Remember Sweaty Steve, he of the socially-crippling clammy-palmed hyperhidrosis? I’ve got a fantastic update for you, plus an equally fantastic shout-out we just received from a former super-perspirator. I offer both here with two caveats: (1) (spoiler!) finding a partner does not in itself equal success or happiness; in these cases, however, it was something these fellas both wanted and thought they could never have, and (2) as Wendy Shanker describes so eloquently in Are You My Guru?, while medical conditions may have psychological or psychosomatic components, that does not mean that all afflictions can be healed with some nice long walks and a change of attitude.
OK? First, from a fella named K., this spectacular portrait of HOPErhidrosis:
“I suffered the cranial version of this condition for about six years and let it turn me into an asexual recluse for most of my twenties, even leaving two jobs due to my supervisor’s apprehension over what impression it might give the people I interacted with (understandable, as I was a phlebotomist at the time and was told patients simply would not be comfortable having someone with sweat pouring down his face drawing their blood). Just about every decision I made in those years was influenced by the sweating more than any other factor. And I never found any correlation between the heavy sweating attacks and my activity level, temperature, liquid intake, etc. The only regular trigger was, the more social exposure, more sweat, but beyond that it would happen in any random setting, even walking alone on a cold night.
I could go on for hours about living with it but I’m writing to share my experience with treatments, and if you’d like feel free to pass this along to the man who asked the question. I’ve come to live nearly free from this hell after years of trying anything that could help. First came the medications Ditropan and Robinul, which made slight improvements with the random sweats but did nothing when they were triggered by anxiety. After that my healthcare agreed that I had a serious condition and covered regular botox shots to the scalp; this was more effective than the medications but still a poor remedy that I couldn’t depend on. I researched two major surgeries specifically for hyperhidrosis but had to grudgingly pass on them due to the risks of even more godawful complications. The only route left was a special laser procedure, and my doctor told me it wouldn’t do much for cranial sweating. So I was starting to normalize the idea of this being a part of my public face forever. I stopped looking for cures.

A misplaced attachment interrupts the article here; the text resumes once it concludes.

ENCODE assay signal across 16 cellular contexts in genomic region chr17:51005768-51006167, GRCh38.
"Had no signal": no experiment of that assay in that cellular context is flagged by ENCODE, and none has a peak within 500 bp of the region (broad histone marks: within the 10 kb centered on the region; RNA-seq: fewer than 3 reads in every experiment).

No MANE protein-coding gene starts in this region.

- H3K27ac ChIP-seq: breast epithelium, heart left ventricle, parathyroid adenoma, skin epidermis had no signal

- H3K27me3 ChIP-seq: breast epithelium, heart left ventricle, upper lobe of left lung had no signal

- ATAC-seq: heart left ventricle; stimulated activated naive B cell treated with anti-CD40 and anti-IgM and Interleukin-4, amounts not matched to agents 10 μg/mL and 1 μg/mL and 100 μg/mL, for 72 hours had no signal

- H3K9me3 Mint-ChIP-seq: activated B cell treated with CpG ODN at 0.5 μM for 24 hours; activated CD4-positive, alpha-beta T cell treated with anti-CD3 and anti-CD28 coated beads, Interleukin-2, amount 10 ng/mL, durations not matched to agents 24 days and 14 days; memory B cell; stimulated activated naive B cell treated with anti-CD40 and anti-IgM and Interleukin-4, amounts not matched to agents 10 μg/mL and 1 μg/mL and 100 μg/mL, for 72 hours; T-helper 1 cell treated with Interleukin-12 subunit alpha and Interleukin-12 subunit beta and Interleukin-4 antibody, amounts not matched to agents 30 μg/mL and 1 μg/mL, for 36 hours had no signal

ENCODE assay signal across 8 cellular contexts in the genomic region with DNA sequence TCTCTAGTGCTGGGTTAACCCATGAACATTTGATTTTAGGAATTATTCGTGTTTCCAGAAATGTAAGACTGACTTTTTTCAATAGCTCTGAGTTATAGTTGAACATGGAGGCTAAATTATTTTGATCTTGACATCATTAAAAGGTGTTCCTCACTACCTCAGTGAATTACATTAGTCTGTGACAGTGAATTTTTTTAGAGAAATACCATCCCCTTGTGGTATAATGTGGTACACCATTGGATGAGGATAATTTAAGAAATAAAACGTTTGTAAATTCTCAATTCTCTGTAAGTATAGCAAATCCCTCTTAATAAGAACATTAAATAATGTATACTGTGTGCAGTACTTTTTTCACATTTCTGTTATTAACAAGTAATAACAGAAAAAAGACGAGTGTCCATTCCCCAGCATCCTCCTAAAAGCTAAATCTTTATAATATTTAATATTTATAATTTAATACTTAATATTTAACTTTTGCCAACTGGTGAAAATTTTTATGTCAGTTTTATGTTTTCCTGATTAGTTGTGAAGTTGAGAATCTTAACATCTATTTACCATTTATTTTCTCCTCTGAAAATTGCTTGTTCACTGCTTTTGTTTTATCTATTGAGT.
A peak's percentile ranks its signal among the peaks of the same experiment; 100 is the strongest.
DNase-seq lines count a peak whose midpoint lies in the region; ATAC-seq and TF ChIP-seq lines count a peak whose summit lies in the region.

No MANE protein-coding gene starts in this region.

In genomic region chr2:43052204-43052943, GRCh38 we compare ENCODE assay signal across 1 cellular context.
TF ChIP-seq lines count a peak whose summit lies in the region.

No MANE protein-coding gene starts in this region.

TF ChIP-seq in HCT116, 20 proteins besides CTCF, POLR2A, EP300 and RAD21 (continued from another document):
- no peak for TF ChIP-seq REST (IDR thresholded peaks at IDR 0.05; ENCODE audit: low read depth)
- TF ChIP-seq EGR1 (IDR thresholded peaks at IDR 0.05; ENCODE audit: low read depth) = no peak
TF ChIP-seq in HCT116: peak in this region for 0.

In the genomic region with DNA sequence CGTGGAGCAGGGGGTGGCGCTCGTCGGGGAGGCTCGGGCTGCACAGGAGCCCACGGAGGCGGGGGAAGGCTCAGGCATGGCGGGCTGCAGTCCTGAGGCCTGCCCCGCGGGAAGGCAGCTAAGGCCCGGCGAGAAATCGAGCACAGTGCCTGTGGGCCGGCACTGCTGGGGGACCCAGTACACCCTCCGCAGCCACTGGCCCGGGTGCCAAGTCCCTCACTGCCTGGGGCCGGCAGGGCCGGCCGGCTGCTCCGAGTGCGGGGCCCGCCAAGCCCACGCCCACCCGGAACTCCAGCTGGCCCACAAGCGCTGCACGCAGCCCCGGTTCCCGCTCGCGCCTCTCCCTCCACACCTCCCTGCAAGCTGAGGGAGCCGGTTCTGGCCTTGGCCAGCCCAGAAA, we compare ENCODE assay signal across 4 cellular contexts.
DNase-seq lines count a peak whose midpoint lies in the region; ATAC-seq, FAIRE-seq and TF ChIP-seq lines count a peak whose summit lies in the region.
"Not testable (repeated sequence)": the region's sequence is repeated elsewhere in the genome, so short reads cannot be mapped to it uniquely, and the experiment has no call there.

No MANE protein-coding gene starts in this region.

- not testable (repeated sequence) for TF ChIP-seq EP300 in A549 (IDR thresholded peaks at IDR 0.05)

And when I finally gave up hope for any improvement in my condition, I got serious about improving everything that I did have control over. I swapped the American diet for smoothies and yogurt and home cooked dinners. I started going on long, fast walks in the middle of the night, when I could be invisible. I wasn’t huge to begin with, but jump-starting a sedentary lifestyle and trading corn syrup for produce still managed to knock off sixty pounds in a year. At the same time, I cut my alcohol intake from ~weekly social drinking to nothing at all. I saw a therapist and a shrink to learn ways to control my anxiety.
I wasn’t really paying close attention to the sweating for most of this time, as I had gotten to a point where it was a given, something I couldn’t ever change. It was actually my parents that first remarked that I seemed to be sweating less than usual. It was a small change but enough to convince me to try to take it further. I exercised longer and harder week by week and stuck to good food and no booze. And by the time I was in the kind of shape I could really be proud of, the random sweating had almost stopped entirely. That was nearly two years ago; nowadays I still sweat much more than the typical gent but it happens when sweat is supposed to happen, so I can predict it, and believe me that makes all the difference in the world. I started dating again and only had the regular awkwardness of dating, not from wiping my forehead twice a minute. Without the sweat my confidence rose higher than it ever had; I’ve been with the same gorgeous girl for almost a year now and I would never have dared approach a knockout like her before I was healthy and dry. Where cutting-edge medical science had failed, fitness succeeded! Sanjay Gupta lost the game to Richard Simmons.
I hope some of this might be helpful for your letter writer. It saved my life. Making these life changes transformed me from a “Moist”, into a Nathan Fillion. Okay, maybe not the bulging Dr. Hammer version but I’d make a great stunt double if they ever bring back Firefly. =)”
But wait! There’s more! We contacted Steve with this info and here’s what we found: (1) He tried the Botox and it worked. (2) He got married in September.
There you go! Hope these happy endings provide a delightful, and dry, start to your day.